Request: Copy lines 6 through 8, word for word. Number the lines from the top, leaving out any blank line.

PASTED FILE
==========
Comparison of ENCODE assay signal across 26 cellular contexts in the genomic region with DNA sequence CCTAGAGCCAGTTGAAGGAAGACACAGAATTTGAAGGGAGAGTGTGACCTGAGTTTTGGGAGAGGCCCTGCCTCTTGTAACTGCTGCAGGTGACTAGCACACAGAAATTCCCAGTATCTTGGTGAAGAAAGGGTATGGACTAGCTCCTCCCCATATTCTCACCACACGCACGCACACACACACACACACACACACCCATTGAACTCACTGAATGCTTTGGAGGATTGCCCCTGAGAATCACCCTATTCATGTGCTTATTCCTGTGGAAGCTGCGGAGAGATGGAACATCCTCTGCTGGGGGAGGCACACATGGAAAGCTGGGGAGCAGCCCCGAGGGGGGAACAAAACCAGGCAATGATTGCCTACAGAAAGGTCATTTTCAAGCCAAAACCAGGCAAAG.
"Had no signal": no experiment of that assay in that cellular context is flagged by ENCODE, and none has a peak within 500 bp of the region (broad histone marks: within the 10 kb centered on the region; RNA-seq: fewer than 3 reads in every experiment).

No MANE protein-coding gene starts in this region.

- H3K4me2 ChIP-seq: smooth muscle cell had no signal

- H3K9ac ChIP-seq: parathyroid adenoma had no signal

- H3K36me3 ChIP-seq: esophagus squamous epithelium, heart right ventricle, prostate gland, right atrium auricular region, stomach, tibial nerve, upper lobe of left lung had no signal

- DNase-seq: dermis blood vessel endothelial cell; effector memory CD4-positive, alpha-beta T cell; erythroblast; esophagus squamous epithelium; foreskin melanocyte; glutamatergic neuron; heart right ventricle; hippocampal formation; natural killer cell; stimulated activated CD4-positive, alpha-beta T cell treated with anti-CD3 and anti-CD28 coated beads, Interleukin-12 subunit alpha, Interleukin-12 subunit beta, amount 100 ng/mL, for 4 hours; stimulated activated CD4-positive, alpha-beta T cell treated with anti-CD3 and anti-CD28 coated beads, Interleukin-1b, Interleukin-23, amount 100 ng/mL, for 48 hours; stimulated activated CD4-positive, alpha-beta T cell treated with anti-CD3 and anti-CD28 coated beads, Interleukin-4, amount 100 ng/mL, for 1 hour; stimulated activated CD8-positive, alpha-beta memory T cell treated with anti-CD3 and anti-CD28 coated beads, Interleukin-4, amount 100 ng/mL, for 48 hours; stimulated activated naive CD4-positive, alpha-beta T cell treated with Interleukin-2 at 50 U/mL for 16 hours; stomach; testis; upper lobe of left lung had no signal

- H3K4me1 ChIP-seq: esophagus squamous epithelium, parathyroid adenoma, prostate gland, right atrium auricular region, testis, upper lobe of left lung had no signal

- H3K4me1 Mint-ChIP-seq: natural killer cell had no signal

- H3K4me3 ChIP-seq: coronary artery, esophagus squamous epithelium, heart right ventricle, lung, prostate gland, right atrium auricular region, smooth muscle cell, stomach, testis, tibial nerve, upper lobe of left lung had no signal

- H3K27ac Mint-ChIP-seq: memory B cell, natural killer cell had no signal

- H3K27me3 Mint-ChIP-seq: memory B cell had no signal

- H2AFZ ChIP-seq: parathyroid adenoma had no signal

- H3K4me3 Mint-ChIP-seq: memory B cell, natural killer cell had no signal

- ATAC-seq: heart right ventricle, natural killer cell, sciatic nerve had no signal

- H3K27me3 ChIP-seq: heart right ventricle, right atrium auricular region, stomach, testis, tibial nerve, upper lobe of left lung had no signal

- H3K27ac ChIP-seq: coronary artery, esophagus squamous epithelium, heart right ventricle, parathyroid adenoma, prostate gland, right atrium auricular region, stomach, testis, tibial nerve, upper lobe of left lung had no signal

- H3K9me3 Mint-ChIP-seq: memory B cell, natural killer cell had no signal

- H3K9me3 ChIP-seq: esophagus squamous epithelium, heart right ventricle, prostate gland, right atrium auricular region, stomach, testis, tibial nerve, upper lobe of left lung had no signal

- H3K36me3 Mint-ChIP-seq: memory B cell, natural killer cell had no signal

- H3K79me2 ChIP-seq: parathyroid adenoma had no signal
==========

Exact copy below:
- H3K36me3 ChIP-seq: esophagus squamous epithelium, heart right ventricle, prostate gland, right atrium auricular region, stomach, tibial nerve, upper lobe of left lung had no signal

- DNase-seq: dermis blood vessel endothelial cell; effector memory CD4-positive, alpha-beta T cell; erythroblast; esophagus squamous epithelium; foreskin melanocyte; glutamatergic neuron; heart right ventricle; hippocampal formation; natural killer cell; stimulated activated CD4-positive, alpha-beta T cell treated with anti-CD3 and anti-CD28 coated beads, Interleukin-12 subunit alpha, Interleukin-12 subunit beta, amount 100 ng/mL, for 4 hours; stimulated activated CD4-positive, alpha-beta T cell treated with anti-CD3 and anti-CD28 coated beads, Interleukin-1b, Interleukin-23, amount 100 ng/mL, for 48 hours; stimulated activated CD4-positive, alpha-beta T cell treated with anti-CD3 and anti-CD28 coated beads, Interleukin-4, amount 100 ng/mL, for 1 hour; stimulated activated CD8-positive, alpha-beta memory T cell treated with anti-CD3 and anti-CD28 coated beads, Interleukin-4, amount 100 ng/mL, for 48 hours; stimulated activated naive CD4-positive, alpha-beta T cell treated with Interleukin-2 at 50 U/mL for 16 hours; stomach; testis; upper lobe of left lung had no signal

- H3K4me1 ChIP-seq: esophagus squamous epithelium, parathyroid adenoma, prostate gland, right atrium auricular region, testis, upper lobe of left lung had no signal